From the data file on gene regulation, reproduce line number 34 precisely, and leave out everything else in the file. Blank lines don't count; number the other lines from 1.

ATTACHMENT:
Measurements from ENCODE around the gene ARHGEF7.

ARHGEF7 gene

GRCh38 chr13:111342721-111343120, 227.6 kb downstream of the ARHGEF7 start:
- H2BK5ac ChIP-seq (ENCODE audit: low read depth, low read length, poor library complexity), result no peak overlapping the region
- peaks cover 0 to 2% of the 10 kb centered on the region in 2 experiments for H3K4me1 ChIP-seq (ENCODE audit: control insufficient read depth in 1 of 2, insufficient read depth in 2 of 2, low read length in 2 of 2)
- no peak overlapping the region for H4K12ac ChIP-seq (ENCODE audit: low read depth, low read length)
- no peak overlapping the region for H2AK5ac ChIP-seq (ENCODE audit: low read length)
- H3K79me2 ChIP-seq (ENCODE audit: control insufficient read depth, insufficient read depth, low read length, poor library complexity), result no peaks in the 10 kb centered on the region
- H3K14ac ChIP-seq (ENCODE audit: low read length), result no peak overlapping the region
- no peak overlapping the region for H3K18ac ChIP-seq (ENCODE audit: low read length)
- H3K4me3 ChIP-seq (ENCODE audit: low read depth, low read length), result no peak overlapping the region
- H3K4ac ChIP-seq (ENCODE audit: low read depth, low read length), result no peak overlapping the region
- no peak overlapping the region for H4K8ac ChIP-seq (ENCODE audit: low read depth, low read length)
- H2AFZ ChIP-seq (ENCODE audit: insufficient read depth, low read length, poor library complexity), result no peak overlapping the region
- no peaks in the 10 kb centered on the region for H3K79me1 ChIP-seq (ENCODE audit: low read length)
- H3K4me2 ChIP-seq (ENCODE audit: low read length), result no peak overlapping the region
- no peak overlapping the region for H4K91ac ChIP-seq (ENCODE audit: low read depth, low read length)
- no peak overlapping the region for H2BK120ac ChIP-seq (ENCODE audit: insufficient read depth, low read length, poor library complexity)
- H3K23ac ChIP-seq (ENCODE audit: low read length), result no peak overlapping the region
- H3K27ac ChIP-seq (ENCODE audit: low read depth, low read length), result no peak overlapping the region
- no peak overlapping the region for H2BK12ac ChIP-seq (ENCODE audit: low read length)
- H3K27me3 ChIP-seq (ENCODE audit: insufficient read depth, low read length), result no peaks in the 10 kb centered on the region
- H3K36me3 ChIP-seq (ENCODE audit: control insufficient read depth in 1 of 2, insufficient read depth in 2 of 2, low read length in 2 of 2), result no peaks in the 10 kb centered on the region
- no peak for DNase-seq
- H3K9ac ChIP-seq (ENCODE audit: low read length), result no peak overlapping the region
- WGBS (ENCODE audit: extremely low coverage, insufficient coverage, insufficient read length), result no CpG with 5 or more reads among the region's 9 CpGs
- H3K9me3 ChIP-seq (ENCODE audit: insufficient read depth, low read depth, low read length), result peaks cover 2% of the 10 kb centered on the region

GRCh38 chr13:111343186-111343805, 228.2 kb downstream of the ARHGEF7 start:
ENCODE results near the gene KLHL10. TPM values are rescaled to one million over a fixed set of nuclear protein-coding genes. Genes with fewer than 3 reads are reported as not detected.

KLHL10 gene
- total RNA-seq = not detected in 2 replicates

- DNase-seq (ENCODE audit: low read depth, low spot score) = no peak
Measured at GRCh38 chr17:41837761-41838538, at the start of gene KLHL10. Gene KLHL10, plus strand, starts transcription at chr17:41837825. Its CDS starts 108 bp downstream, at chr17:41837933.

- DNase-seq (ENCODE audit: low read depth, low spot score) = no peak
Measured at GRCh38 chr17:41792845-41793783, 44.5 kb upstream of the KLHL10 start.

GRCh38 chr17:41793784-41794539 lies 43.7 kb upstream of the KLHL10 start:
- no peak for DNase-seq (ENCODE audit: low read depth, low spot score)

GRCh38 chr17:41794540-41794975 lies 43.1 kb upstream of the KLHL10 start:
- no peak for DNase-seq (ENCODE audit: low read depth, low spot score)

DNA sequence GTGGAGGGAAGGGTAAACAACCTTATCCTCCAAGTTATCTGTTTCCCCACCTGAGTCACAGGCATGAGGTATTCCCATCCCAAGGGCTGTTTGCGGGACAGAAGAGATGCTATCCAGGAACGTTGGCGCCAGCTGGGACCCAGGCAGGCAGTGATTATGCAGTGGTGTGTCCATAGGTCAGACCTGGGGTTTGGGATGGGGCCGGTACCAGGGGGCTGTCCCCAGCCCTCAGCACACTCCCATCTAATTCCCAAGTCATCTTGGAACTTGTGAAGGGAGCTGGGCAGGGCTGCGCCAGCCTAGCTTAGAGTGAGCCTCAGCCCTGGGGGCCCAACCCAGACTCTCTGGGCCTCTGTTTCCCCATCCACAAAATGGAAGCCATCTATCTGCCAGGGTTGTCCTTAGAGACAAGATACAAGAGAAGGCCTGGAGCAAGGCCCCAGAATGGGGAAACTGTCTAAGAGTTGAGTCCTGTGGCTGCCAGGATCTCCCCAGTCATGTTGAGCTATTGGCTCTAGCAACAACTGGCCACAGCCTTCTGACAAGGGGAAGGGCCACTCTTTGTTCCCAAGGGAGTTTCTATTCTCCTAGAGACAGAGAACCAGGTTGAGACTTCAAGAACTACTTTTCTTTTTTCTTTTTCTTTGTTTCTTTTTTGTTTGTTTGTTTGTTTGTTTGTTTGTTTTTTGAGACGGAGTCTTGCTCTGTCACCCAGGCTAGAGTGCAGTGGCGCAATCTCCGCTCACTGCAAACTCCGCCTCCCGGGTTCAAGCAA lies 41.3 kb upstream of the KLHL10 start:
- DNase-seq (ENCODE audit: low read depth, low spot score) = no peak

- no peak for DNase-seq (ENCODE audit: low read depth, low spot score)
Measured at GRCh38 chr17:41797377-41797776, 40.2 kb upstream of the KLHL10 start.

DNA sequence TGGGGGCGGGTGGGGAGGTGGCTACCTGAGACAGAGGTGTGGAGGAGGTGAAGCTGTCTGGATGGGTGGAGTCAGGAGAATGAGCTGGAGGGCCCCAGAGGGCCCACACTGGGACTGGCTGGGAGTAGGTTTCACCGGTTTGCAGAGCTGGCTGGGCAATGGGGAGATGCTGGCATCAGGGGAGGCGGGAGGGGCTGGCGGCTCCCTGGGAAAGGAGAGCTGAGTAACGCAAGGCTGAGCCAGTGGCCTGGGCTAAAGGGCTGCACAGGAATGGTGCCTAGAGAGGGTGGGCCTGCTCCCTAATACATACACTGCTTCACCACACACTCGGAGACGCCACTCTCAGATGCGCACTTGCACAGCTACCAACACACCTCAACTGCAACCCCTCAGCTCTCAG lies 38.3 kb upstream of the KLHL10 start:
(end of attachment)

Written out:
- DNase-seq (ENCODE audit: low read depth, low spot score) = no peak